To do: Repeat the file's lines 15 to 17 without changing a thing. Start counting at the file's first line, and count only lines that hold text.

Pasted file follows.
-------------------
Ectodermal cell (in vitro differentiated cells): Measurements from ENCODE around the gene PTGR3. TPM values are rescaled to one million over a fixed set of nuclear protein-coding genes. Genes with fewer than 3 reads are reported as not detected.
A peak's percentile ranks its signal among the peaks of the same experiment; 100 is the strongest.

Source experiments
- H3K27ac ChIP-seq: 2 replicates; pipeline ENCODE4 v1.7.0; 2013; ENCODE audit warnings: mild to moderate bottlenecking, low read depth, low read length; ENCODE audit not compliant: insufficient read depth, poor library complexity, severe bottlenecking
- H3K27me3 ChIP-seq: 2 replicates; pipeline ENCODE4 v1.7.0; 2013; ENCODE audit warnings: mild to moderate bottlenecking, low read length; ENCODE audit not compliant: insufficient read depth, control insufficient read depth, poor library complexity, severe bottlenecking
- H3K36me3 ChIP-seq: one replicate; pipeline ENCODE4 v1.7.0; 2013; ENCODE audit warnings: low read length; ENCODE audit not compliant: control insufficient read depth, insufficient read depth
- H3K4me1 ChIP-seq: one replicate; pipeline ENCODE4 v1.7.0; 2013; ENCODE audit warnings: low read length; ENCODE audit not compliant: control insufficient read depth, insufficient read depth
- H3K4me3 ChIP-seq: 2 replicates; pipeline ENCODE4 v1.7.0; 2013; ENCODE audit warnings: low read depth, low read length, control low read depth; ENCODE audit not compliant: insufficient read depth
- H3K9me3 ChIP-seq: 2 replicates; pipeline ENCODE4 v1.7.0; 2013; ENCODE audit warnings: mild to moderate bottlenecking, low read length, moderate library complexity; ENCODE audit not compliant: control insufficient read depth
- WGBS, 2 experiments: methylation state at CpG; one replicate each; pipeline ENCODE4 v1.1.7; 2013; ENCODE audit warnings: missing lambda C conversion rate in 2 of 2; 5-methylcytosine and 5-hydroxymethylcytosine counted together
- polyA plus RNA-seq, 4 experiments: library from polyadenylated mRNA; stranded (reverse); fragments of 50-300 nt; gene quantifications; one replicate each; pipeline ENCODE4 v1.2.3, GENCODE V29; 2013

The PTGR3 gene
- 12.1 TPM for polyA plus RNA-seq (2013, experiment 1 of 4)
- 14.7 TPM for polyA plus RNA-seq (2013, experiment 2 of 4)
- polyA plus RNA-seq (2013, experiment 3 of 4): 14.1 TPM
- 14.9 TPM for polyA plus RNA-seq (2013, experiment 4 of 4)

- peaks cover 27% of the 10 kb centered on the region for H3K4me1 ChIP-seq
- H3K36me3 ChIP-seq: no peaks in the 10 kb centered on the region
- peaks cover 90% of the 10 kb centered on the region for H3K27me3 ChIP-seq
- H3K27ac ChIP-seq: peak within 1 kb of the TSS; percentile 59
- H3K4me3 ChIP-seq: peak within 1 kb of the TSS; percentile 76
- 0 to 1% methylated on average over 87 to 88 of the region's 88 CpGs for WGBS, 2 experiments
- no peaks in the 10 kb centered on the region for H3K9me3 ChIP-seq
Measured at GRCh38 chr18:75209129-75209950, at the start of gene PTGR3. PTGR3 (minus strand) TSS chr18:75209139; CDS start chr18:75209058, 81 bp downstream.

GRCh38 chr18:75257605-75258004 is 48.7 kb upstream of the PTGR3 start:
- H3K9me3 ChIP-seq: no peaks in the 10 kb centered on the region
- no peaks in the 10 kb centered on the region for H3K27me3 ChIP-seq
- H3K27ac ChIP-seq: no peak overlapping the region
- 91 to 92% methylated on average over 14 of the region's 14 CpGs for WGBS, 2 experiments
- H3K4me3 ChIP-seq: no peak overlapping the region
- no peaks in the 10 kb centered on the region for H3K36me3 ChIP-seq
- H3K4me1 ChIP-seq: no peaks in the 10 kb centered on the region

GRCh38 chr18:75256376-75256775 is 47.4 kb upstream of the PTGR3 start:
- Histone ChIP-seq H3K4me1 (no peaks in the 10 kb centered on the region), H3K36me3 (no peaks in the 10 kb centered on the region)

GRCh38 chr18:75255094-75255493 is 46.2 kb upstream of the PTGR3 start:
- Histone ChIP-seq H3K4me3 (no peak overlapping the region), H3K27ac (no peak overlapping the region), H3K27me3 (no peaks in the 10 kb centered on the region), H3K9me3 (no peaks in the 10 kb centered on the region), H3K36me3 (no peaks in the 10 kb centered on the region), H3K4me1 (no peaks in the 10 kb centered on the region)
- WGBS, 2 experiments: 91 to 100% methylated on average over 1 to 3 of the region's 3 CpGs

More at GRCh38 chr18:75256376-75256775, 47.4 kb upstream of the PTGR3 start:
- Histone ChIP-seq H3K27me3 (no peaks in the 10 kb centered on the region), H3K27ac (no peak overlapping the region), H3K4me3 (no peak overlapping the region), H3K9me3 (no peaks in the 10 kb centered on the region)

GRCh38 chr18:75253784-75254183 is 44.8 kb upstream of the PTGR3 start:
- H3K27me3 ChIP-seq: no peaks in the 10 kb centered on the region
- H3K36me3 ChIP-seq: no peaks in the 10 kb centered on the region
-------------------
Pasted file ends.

- polyA plus RNA-seq (2013, experiment 3 of 4): 14.1 TPM
- 14.9 TPM for polyA plus RNA-seq (2013, experiment 4 of 4)

- peaks cover 27% of the 10 kb centered on the region for H3K4me1 ChIP-seq